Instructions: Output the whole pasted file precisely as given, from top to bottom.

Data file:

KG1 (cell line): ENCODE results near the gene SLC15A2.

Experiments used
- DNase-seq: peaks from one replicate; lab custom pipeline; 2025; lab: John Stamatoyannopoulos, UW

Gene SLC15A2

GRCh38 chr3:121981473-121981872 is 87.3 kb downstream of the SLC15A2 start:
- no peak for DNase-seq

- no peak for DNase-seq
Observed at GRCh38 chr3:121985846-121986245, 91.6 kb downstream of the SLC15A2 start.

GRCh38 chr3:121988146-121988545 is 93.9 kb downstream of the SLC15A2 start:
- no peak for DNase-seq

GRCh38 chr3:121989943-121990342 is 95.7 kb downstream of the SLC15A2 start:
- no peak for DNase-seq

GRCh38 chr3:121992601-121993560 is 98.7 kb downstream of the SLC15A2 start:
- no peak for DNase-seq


KG1 (cell line): ENCODE results near the gene SLC15A2.

Experiments used
- DNase-seq: peaks from one replicate; lab custom pipeline; 2025; lab: John Stamatoyannopoulos, UW

Gene SLC15A2

GRCh38 chr3:121981473-121981872 is 87.3 kb downstream of the SLC15A2 start:
- no peak for DNase-seq

- no peak for DNase-seq
Observed at GRCh38 chr3:121985846-121986245, 91.6 kb downstream of the SLC15A2 start.

GRCh38 chr3:121988146-121988545 is 93.9 kb downstream of the SLC15A2 start:
- no peak for DNase-seq

GRCh38 chr3:121989943-121990342 is 95.7 kb downstream of the SLC15A2 start:
- no peak for DNase-seq

GRCh38 chr3:121992601-121993560 is 98.7 kb downstream of the SLC15A2 start:
- no peak for DNase-seq